An audit, whether conducted by an internal or external auditor, will typically consist of the following steps. The term "client" usually means the management of the department or activity being audited.
The auditor will gather and review background information about the client's activity, determine the audit scope and objectives, and develop an audit program identifying the issues to be examined, questions to be asked, and documents to be reviewed.
The auditor meets with department management to discuss the audit objectives, approximate time schedules, types of auditing tests, and how the audit results will be communicated.
The auditor visits the campus department to interview key personnel and evaluate whether good internal control processes are in place, documented, and being followed. This will usually include transaction testing to verify that established policies and procedures are actually being followed.
Analysis - Determination of Results
As deficiencies or "opportunities for improvement" are identified, the auditor will bring them to the client's attention in an attempt to resolve them before completing the fieldwork. At the end of the fieldwork, the auditor usually reviews all preliminary observations and findings with the client at an informal exit conference.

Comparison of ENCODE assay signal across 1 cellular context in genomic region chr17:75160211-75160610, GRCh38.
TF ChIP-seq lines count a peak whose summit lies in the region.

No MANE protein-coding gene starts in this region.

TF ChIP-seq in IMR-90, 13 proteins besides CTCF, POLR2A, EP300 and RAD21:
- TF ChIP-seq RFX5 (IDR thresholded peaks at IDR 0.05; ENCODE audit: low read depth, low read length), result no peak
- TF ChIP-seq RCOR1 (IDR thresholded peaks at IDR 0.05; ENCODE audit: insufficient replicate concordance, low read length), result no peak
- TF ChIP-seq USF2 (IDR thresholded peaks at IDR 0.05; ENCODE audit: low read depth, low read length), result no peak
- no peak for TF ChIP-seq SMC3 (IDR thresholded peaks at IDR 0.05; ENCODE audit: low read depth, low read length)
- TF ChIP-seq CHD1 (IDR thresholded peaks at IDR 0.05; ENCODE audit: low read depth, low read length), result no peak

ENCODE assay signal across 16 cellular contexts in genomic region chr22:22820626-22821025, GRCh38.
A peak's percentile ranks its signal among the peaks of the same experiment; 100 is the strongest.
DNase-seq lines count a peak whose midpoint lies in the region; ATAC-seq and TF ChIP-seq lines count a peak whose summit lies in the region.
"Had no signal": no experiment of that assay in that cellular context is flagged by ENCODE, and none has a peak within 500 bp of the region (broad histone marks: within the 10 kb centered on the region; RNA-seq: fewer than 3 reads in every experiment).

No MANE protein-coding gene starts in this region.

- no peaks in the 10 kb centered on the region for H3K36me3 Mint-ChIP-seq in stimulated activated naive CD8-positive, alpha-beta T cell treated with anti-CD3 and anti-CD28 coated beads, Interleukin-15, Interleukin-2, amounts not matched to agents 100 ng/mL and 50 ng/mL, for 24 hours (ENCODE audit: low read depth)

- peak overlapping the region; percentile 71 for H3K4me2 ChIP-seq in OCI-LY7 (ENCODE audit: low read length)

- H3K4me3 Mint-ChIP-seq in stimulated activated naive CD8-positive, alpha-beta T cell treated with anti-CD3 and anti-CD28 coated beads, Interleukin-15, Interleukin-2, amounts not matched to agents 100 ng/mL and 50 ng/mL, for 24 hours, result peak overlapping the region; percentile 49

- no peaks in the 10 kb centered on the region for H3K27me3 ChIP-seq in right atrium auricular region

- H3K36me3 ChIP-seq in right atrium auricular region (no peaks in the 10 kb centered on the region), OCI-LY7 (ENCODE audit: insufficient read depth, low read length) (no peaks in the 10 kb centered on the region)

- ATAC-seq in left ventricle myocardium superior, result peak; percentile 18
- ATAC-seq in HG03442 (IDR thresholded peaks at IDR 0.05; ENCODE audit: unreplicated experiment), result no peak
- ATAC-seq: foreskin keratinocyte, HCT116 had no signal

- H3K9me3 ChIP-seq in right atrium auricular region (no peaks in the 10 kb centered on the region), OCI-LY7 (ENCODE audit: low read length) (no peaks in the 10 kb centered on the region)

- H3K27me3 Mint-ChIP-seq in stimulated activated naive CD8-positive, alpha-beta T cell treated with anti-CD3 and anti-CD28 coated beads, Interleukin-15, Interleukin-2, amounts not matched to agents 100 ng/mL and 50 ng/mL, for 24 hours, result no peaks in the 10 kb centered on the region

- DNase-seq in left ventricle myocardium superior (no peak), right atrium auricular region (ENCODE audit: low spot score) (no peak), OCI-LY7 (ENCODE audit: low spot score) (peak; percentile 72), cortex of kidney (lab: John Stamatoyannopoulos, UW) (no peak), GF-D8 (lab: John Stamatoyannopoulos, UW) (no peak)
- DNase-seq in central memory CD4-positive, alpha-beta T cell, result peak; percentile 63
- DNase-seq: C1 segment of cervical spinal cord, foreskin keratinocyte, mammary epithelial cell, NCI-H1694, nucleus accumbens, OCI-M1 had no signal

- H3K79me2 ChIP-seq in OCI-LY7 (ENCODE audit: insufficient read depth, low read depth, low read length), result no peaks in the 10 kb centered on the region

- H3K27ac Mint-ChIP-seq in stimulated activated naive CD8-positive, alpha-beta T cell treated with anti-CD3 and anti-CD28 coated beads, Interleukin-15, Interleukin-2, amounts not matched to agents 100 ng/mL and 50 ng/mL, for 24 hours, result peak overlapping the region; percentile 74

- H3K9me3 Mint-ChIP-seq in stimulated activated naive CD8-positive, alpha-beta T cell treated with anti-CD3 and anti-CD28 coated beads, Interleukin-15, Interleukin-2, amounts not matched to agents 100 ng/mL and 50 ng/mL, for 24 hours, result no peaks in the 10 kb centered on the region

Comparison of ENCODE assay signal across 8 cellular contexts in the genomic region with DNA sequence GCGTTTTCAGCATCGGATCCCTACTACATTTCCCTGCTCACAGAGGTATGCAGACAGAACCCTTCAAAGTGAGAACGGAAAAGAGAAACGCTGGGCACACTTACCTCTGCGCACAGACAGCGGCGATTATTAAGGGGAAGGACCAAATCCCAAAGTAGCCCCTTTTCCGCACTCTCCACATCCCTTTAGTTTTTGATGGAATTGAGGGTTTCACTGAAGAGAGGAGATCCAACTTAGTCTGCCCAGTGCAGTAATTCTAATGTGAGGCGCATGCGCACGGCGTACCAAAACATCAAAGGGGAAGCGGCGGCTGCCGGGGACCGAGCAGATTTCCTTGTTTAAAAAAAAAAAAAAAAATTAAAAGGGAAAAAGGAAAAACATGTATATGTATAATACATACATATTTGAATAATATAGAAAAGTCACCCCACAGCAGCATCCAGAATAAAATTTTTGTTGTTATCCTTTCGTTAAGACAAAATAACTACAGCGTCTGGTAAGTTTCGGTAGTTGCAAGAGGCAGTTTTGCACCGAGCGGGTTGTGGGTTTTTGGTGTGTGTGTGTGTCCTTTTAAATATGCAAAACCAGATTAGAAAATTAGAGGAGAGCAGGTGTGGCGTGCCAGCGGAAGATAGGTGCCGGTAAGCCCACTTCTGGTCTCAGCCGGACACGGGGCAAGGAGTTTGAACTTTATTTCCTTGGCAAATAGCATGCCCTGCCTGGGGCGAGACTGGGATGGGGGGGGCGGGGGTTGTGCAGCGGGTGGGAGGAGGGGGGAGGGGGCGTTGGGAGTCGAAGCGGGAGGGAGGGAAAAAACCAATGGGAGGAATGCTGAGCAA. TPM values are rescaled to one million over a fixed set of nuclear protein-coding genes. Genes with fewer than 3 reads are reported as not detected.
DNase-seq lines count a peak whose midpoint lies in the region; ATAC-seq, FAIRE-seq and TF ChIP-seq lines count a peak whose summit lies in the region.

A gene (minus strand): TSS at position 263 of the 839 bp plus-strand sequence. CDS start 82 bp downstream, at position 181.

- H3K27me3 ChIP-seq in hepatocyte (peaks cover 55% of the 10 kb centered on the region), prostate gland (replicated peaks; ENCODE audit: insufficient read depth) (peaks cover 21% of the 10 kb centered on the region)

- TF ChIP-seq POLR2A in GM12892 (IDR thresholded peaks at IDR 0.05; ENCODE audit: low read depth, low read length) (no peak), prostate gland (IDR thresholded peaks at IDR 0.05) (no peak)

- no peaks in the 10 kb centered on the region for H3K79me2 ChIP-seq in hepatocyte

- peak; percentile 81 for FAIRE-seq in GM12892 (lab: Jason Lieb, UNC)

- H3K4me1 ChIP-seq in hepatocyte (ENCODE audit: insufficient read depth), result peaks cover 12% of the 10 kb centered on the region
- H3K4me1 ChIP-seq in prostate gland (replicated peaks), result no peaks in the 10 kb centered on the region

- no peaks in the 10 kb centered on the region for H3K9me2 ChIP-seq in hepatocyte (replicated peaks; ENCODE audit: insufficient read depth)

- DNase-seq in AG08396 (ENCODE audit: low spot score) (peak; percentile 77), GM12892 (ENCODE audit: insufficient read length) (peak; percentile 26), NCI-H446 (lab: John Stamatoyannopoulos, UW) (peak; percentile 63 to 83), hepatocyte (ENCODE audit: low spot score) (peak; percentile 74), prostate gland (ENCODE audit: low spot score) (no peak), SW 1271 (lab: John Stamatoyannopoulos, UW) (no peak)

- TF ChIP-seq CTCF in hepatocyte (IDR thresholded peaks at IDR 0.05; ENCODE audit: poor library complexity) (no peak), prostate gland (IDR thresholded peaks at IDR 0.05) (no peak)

Draft Report - Exit Conference
The auditor writes a draft audit report, identifying problems detected and making recommendations for improving operations, and forwards the report to the client for review. The auditor meets with the client at a formal exit conference to discuss the draft audit report and resolve any disagreements.
The auditor issues a final draft report, and asks the client to submit a written response to each recommendation, usually within 30 - 45 days. The client is expected to concur with each recommendation and provide a corrective action plan including an estimated date of completion.
The auditor issues the final audit report.
Generally, the auditor will follow up to ensure implementation of the recommendations.